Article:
Thank you for all of your great comments on the first quarter of The Imperfectionists. I’m happy to know that I’m not the only one hoping the stories will come together in some way, and I loved hearing your reactions to the characters’ emotional pitfalls and triumphs. (And to give one specific shout-out: Ann—I thought your analysis of the chapter titles was genius. I’m reading them in a whole new way, thanks to your insight.)
Now, to discuss the section we just read. I found these two chapters to be remarkably different from the first three. After spending the first quarter of the book spotlighting seemingly random members of the editorial staff—a finance writer, a Paris stringer, an obituary editor—Rachman has turned his attention to the big guns: the intimidating but fatherly corrections editor (Herman Cohen) and the work-obsessed editor-in-chief (Kathleen Solson).
I couldn’t get over how thoughtful, kind, and considerate Herman was. He was genuinely tormented by the fact that his childhood friend had never achieved his dreams, and sappy about how his own wonderful life had turned out. Even his passion for “the bible” struck me as noble. Reading this chapter, I felt sure that my “reporters sweep their emotions under the rug” theory had been premature. But then Rachman mentioned an interesting little detail about Herman: He has never been a reporter, even though he’s been at the paper for more than 30 years. Do you think Rachman had a specific intention in including this lighter chapter? Do you think it’s significant that Herman has never been a reporter?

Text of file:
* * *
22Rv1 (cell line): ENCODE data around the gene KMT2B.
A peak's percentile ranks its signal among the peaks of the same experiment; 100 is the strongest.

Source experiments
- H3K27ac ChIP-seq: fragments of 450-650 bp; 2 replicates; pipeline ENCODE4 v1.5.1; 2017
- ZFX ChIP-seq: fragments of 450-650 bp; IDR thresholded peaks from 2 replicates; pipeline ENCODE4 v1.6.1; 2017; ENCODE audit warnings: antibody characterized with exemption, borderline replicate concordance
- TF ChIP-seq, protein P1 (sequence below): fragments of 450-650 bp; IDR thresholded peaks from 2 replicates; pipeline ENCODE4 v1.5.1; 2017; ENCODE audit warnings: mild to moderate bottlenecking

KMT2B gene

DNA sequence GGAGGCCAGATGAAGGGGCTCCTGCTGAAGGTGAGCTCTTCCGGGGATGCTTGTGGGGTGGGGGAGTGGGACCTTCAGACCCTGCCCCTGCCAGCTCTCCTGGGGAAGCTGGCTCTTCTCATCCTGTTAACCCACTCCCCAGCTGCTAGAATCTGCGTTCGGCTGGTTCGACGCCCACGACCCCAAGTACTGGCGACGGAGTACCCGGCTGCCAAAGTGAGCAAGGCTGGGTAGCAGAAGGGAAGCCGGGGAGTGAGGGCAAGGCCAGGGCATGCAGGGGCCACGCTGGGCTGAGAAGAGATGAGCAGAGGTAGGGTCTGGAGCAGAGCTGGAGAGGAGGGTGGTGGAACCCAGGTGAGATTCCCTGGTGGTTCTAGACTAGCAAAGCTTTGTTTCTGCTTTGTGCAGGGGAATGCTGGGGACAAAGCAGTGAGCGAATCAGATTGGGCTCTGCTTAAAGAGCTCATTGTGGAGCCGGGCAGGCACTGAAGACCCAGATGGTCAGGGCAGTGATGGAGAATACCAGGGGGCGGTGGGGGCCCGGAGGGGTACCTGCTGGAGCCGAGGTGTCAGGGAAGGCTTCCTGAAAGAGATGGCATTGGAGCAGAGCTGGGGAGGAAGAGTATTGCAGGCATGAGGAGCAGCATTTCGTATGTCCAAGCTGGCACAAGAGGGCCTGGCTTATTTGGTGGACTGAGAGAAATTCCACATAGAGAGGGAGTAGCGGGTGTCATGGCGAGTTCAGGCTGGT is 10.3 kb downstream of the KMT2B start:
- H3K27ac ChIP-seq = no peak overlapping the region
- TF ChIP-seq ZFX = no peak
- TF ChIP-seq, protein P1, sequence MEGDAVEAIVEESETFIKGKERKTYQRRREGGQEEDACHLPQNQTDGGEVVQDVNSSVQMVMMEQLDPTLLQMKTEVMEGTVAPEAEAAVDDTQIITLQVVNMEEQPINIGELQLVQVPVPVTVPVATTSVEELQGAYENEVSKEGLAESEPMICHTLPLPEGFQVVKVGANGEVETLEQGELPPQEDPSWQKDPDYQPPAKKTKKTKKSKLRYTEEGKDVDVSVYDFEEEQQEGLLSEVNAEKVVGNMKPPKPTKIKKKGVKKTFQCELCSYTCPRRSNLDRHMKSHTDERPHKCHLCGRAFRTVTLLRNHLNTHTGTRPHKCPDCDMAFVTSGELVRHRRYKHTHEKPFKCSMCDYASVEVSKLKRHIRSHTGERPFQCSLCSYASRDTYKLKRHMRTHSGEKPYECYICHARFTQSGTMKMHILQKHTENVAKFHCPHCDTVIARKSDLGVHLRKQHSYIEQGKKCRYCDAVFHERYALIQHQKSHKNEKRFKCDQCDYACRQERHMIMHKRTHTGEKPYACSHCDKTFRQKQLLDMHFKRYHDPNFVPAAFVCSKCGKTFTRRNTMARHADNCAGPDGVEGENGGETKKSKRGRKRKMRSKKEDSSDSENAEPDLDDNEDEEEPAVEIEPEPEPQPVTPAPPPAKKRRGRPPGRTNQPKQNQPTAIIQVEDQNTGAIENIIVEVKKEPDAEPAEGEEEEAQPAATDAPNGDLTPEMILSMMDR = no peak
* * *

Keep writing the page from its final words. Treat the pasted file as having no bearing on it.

Herman stands in stark opposition to Kathleen, who can’t focus her attention on the man “who slept beside her and woke beside her for six years of her life” for more than a few minutes. Rachman writes, “She can’t help it: She’s of the newspapering temperament, and he’s no longer front page. When, she wonders, do people have time to contemplate anything? But she has no time to answer that.” As the editor-in-chief, Kathleen epitomizes the “don’t wallow” mind-set. I think that her underlings—Arthur Gopal, Hardy Benjamin, and LLoyd Burko—display it to lesser degrees, perhaps even in direct correlation to their respective rankings at the paper.
Finally, to change topics, I wanted to bring up another vital theme in the book: infidelity. I’m intrigued that both Lloyd Burko and Kathleen were outwardly accepting of (albeit internally tormented by) their spouses’ infidelity. Infidelity also plays an important role in the Leo, Betty, and Ott narrative. Of course, Betty didn’t actually cheat on Leo with Ott, but her dates to buy art with him were certainly romantic and emotionally significant. And in many ways Ott was cheating on his own wife—if not physically, than mentally—in moving to Europe and founding a newspaper, just to be near Betty. Last week, many of you were wondering where that story was going, and I have to say, I am shocked by where it’s gone. Did any of you expect Ott to pass away so early in the book? If this is the last we’ll see of Betty, what do you think we’re supposed to take away from her story? Were you saddened by the final depiction of her: sitting in her apartment in Brooklyn, listening to children in a schoolyard outside her window?
Share your thoughts below, and see you back here in a week!